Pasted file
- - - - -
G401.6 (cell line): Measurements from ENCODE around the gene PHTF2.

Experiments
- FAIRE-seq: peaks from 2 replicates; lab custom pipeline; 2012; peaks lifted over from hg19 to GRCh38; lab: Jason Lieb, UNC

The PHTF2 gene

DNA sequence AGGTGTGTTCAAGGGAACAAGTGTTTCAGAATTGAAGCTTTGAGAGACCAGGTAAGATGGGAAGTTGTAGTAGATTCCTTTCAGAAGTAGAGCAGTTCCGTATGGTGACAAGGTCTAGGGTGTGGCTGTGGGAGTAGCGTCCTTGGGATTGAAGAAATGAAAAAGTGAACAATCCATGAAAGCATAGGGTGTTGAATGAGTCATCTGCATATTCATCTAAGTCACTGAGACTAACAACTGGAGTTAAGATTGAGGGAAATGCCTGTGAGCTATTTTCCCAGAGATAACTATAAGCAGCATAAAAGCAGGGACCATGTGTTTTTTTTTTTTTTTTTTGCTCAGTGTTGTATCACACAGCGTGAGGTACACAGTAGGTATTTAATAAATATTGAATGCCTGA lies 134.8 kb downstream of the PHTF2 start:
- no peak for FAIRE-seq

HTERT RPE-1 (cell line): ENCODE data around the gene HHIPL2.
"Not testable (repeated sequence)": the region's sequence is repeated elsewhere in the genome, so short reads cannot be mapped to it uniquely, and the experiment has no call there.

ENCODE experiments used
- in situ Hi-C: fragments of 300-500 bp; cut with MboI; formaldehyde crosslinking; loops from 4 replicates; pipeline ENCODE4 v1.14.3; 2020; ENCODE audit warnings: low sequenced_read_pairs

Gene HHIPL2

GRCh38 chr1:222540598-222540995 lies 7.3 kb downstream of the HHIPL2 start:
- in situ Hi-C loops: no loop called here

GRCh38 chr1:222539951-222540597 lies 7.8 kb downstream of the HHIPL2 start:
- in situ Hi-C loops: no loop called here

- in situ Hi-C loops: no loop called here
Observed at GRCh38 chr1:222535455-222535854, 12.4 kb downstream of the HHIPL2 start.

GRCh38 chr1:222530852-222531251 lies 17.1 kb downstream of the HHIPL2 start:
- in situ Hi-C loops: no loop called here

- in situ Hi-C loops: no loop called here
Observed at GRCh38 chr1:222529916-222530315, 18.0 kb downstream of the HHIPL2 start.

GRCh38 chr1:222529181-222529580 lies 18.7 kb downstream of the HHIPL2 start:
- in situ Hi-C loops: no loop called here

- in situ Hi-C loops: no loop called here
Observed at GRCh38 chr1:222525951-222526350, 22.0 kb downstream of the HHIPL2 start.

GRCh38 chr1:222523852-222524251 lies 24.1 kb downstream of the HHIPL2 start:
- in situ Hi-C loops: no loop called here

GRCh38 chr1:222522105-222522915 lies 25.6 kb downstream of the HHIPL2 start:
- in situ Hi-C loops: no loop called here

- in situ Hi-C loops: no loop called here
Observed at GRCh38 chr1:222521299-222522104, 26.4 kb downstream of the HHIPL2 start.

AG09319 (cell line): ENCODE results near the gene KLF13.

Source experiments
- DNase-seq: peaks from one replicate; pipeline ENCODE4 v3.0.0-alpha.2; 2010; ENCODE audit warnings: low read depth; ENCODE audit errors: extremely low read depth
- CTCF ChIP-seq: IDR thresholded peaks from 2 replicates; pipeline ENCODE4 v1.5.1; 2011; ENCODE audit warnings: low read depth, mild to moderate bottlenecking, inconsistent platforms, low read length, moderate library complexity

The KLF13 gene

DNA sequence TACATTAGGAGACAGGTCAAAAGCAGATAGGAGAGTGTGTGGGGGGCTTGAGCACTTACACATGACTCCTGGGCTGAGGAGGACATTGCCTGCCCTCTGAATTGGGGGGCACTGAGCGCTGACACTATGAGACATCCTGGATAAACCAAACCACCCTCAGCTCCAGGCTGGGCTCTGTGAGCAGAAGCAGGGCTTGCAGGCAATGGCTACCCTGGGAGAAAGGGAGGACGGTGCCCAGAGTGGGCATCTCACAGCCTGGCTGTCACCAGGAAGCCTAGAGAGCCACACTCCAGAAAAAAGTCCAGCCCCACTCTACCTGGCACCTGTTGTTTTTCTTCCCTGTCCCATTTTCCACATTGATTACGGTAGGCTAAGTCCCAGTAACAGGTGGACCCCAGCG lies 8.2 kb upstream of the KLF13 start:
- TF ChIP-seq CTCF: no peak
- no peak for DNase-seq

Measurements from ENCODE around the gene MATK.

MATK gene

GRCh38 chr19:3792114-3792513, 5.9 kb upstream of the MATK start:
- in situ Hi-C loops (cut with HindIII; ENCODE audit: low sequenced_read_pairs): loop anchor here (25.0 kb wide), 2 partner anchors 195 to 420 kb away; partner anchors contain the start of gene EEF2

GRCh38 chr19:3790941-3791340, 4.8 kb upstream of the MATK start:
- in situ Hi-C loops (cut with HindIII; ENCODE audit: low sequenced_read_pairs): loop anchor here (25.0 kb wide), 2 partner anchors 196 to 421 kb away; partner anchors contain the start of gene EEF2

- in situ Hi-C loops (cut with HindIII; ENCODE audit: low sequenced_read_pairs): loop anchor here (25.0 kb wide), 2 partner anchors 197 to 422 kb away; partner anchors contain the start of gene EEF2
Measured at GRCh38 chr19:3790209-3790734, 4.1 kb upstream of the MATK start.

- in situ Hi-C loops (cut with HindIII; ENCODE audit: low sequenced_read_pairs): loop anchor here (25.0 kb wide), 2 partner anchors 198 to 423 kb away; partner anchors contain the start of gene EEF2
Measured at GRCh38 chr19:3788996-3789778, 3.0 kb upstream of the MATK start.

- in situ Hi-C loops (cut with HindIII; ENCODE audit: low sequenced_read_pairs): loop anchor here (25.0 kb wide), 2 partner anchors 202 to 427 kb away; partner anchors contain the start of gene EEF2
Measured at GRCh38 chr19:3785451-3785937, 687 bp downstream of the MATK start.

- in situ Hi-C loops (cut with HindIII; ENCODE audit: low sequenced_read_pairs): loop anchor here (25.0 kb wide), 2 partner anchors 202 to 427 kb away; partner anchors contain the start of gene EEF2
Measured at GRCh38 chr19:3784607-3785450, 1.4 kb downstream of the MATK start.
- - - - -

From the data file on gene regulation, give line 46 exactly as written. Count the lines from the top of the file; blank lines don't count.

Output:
- in situ Hi-C loops (cut with HindIII; ENCODE audit: low sequenced_read_pairs): loop anchor here (25.0 kb wide), 2 partner anchors 197 to 422 kb away; partner anchors contain the start of gene EEF2